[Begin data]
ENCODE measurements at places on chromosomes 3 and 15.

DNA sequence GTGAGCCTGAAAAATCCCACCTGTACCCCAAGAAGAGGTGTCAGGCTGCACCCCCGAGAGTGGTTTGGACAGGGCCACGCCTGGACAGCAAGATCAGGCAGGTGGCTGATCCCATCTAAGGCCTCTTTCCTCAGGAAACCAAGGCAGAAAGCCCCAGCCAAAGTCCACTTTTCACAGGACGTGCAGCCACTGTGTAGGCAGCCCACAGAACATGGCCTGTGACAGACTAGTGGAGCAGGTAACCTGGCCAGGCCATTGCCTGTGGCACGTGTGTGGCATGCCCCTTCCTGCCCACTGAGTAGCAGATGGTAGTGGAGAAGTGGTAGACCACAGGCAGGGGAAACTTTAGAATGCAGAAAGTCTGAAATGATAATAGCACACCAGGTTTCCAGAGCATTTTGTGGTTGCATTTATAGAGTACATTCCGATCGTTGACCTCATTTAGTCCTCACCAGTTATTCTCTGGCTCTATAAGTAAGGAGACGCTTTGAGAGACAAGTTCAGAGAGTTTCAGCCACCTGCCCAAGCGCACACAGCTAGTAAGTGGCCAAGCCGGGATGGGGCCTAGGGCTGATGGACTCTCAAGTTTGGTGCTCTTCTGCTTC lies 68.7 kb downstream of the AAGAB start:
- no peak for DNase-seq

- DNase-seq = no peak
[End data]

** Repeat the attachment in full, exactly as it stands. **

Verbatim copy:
ENCODE measurements at places on chromosomes 3 and 15.

DNA sequence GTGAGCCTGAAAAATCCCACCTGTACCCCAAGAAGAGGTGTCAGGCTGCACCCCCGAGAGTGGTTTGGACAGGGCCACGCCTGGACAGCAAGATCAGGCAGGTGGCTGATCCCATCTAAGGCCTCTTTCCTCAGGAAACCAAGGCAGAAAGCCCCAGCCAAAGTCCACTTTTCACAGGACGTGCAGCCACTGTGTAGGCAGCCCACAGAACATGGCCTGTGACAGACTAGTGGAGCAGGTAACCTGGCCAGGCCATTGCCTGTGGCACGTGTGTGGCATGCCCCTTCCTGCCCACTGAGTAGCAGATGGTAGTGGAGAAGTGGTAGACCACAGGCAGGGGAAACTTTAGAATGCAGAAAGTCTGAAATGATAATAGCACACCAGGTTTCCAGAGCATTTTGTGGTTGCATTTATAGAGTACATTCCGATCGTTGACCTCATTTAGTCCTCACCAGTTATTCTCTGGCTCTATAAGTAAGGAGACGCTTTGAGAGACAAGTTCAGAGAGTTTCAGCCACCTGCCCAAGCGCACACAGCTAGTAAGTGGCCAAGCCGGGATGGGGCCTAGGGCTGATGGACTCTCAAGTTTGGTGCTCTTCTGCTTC lies 68.7 kb downstream of the AAGAB start:
- no peak for DNase-seq

- DNase-seq = no peak